Building a mini effects pedalboard


My main effects board is heavy. It’s also too wide for gigs in small pubs without a dedicated stage. So, I’ve built a micro-sized pedalboard that’s ideal for practising the guitar at home, rehearsing and performing.

The mini board covers what are for me the four essentials: tuner, drive, boost and delay. There’s also space for one additional pedal. For my current sound with the Rhino and the Ranters, this fifth effect is a tremolo.


For me, a mini pedalboard must be:

  • Lightweight – small enough to tuck under an arm or carry in a shoulder bag.
  • Powered by one rechargeable battery – for stages without mains at the front or for when you need to set up in minutes.
  • Hard-wearing and low budget – resistant to beer, boots, heels and ‘the stage is in the crowd’ gigs (no place for that original TS808 or boutique box).
  • Large enough to accommodate five pedals – tuner, overdrive, boost, delay and one other.

Fewer pedals, better sound

One thing I’ve discovered in the last two years is guitar effects paralysis in pursuit of tone nirvana. Just one… more… pedal… then that’s it. You think you have the perfect tone in the bag (ok, in a mahoosive flight case). You envisage soloing into an instrumental wig-out sunset of ecstasy while David Gilmour weeps at the bar, doubting his signature tone that now feels like a telephone of tin cans and wire in comparison to the wondrous audio feast you’re serving.

Meanwhile, you’re too busy choosing the right combination of effects and tap dancing around the board. The musical moment passes, and you’re still staring at your feet. Acceptable in a shoegaze band; not in showbiz. David rests easy, safely unchallenged atop his tone pedestal.

Instead of many drives in series, each delicately tickling the next into a perfect simulation of valve breakup, I decided to make one excellent drive pedal the core of my board. I followed the approach Phillippe Herndon recommends in State of the Stomp: More Sounds From Fewer Pedals (see the fearsome ‘Balls Deluxe’ device). After much deliberation, I chose Mooer’s Green Mile Overdrive, a budget clone of Ibanez’s classic tube screamer.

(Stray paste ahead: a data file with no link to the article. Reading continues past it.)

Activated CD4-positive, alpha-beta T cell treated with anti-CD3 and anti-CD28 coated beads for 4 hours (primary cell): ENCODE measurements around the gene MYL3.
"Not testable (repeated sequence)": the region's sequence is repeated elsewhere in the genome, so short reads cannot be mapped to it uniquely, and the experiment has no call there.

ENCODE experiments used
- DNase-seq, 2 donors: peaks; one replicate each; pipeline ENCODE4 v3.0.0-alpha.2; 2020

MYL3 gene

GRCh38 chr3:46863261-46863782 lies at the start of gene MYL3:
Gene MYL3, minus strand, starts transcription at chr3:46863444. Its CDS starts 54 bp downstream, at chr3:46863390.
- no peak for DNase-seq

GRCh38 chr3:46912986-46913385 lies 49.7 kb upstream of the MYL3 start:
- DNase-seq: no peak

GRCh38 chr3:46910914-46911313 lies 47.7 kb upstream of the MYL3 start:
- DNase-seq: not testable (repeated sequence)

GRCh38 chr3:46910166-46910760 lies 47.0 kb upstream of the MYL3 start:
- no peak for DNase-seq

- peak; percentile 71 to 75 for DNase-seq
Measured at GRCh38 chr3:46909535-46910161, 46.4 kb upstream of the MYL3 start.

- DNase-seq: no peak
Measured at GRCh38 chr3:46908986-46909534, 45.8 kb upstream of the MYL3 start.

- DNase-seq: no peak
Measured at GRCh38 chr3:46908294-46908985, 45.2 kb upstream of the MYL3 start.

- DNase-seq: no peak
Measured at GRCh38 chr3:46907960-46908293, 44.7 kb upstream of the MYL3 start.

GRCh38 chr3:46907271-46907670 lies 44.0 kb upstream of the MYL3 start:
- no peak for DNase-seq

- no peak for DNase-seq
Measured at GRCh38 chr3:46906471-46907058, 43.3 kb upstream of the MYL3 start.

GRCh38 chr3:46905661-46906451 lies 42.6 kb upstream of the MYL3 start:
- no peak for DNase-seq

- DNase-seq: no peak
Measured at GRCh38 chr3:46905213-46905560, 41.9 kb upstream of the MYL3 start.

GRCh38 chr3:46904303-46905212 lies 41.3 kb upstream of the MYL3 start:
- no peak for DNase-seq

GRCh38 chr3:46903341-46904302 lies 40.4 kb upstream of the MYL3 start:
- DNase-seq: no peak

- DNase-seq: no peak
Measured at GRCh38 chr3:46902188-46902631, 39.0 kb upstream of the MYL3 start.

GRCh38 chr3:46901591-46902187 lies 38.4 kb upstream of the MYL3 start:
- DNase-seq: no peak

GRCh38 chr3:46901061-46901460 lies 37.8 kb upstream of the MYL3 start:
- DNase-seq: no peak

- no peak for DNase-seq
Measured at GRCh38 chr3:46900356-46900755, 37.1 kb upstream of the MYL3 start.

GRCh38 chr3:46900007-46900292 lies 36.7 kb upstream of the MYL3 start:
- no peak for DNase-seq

The signal chain is:

  • TC Electronic PolyTune Mini
  • Mooer Green Mile Overdrive
  • TC Electronic Spark Mini Booster
  • Mooer Mod Factory
  • Mooer Ana Echo

Board and power

The board is a Pedaltrain Nano. It’s lightweight, portable in a soft carry case, with enough space for five nano- or four Boss-sized pedals.

Pedaltrain Nano

Pedaltrain Nano

A Sanyo Eneloop Pedal Juice rechargeable battery provides the power. When attached to the board’s underside with cable ties, the Eneloop doesn’t look as neat as Pedaltrain’s made-to-measure VOLTO battery. The Eneloop is, however, half the price of the VOLTO.

Sanyo Eneloop Pedal Juice battery

Sanyo Eneloop Pedal Juice battery

I glued rubber chair feet pads of different heights to the Pedaltrain. Doing so angles the board comfortably to switch effects on and off, and provides enough height clearance to fit the Eneloop battery underneath.

Rubber feet mounted on Pedaltrain Nano

Rubber feet mounted on Pedaltrain Nano


The feet at the rear are taller than those at the front

A useful feature of the Eneloop is the charge indicator. Turning from green through amber to red, you can see how much charge remains. There’s plenty of juice for several rehearsals and any single gig length. I deliberately positioned the battery so that the charge indicator remains visible from above while leaving a finger’s width for access to the on/off button.

Battery charge indicator light

Battery charge indicator light

Preparing the pedal bases

I attached all pedals to the board with velcro, removing rubber bases and any feet from the pedals before attaching the velcro. This helps to form a strong bond between velcro and pedal base.


Connecting five nano pedals with standard patch cables, while leaving enough space to press the battery’s on/off button, was a squeeze. Patch cables with pancake plugs help here.

Pancake connectors

Cables with pancake plugs

The final job was tidying up loose cables underneath the board and securing each power cable supplying a pedal with a cable tie. Mooer pedals’ power input sockets are on the top, which makes this job easy. TC Electronics’s side-mounted sockets are more of a pain.

Secure power cables with ties

Secure power cables with ties

Finished board

Here’s the end result. A lightweight, robust and budget mini pedalboard with enough scope to create a variety of tones yet small enough to tuck under your arm in a bag.

Finished pedalboard with five nano-sized pedals

Finished pedalboard with five nano-sized pedals

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